by: Patrick A. Randolph, Jr.
Professor of Law
UMKC School of Law
TITLE; ABANDONMENT: An owner with perfect title in fee to real estate can not abandon it. Pocono Springs Civic Association Inc. v. MacKenzie, 667 A.2d 233 (Pa. Super. 1995).
Landowners acquired title by deed to a lot in a subdivision subject to covenants, one of which provided for the assessment of fees by the homeowners' association. Eight years later the owners were unable to sell the lot because it was not suitable for an on-site sewage system. Thereafter they made no further use of the lot and attempted to sell the lot to the association. The association had no interest in purchasing. The owners tried to give the lot to the association, but it again refused. Owners ceased paying real estate taxes on the lot; refused to accept any mail regarding the lot; and, eventually, sent a notarized statement to "all interested parties" expressing their intent to abandon their title. The lot was twice put up for sale for delinquent taxes but was not sold.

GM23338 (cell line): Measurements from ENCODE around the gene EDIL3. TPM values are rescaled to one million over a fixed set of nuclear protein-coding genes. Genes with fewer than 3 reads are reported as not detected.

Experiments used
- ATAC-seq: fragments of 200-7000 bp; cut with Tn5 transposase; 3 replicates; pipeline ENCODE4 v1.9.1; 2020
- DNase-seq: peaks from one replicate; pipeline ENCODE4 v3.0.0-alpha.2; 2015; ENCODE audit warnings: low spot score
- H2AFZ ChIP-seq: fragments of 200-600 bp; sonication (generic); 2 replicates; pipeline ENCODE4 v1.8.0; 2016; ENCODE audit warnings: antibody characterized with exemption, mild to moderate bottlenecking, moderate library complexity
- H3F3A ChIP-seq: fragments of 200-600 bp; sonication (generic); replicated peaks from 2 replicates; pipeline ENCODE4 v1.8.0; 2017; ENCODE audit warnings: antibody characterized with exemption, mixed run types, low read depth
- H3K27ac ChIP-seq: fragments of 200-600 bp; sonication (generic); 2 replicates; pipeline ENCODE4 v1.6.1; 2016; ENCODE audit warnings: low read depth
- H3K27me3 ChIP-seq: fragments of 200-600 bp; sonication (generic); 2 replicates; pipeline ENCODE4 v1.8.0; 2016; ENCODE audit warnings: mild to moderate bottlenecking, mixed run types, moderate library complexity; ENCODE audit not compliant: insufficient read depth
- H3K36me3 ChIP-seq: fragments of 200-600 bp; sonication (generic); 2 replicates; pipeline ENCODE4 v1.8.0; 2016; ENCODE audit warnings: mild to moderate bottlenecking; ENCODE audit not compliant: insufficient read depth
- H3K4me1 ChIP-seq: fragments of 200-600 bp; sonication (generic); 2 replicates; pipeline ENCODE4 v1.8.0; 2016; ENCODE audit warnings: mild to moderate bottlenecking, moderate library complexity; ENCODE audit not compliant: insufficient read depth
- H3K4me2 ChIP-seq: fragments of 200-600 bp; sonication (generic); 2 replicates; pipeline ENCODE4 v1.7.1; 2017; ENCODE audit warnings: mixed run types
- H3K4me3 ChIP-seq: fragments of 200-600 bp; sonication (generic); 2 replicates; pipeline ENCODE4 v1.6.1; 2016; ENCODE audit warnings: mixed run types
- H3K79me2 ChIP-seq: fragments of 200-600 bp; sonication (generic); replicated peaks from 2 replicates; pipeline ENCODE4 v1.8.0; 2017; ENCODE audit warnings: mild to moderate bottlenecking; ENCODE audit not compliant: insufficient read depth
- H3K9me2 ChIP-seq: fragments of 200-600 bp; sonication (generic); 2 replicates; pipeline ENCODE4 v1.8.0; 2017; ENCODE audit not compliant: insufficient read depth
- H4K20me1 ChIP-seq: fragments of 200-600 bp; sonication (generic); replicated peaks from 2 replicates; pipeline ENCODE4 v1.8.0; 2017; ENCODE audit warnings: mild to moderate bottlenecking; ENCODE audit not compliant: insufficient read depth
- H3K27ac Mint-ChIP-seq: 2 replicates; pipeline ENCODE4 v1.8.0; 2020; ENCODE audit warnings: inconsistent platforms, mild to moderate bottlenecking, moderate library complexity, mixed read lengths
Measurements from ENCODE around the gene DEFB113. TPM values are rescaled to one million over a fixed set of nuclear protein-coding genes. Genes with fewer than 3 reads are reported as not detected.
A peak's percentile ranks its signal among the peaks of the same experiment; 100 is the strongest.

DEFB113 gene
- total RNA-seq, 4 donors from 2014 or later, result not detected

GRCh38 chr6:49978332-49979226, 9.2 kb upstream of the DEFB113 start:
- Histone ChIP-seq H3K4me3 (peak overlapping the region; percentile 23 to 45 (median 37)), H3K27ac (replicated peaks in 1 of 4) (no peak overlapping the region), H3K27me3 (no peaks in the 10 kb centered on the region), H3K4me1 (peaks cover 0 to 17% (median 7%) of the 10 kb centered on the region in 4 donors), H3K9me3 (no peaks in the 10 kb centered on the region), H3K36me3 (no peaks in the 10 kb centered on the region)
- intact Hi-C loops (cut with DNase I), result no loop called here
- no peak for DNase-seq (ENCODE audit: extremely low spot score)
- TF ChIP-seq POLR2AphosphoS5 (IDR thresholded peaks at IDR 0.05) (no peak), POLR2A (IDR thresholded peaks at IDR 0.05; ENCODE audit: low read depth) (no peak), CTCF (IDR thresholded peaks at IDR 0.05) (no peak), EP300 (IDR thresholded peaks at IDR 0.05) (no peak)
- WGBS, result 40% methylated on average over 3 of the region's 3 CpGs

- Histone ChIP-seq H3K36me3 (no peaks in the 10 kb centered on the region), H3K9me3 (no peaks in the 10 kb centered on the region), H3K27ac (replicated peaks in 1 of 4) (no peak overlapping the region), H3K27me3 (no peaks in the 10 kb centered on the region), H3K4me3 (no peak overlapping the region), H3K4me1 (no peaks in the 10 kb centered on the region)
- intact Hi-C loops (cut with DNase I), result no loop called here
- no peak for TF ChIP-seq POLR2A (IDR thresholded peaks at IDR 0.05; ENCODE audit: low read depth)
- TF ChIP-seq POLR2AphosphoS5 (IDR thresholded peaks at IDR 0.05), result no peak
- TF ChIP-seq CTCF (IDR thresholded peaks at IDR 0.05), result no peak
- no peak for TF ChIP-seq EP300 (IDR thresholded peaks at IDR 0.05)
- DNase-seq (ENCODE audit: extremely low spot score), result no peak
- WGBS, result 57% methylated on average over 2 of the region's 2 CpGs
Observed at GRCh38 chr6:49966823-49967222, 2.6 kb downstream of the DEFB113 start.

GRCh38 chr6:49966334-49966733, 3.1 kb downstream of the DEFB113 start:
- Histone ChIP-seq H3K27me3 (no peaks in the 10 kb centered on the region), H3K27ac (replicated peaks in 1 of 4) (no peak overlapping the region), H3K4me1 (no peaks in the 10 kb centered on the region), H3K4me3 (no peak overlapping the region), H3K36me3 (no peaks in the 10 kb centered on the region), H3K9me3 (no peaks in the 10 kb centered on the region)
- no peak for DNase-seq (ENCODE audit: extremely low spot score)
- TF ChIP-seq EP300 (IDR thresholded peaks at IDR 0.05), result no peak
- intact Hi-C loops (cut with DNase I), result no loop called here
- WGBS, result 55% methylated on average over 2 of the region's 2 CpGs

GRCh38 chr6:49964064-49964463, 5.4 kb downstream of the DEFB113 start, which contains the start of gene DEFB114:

The association sued owners personally for the accumulated assessment fees. In defense, the he owners asserted that all of these actions demonstrated that they have manifested their intent to abandon title, an intent which precluded summary judgment in this case.
Held: summary judgment affirmed.
After reviewing Pennsylvania case law on the doctrine of abandonment, the court concluded that the doctrine is limited to personal property and some interests in real property less are than complete fee title (e.g., an easement). The court stated, "[N]o authority exists in Pennsylvania that allows for the abandonment of real property when owned in fee simple with perfect title." Since the owners could not abandon their title, they remained liable for the association fees.
Comment: This is "hornbook law" learned early in Property class, but we rarely see a case holding so squarely. The case should be useful for the next round of casebook authors.
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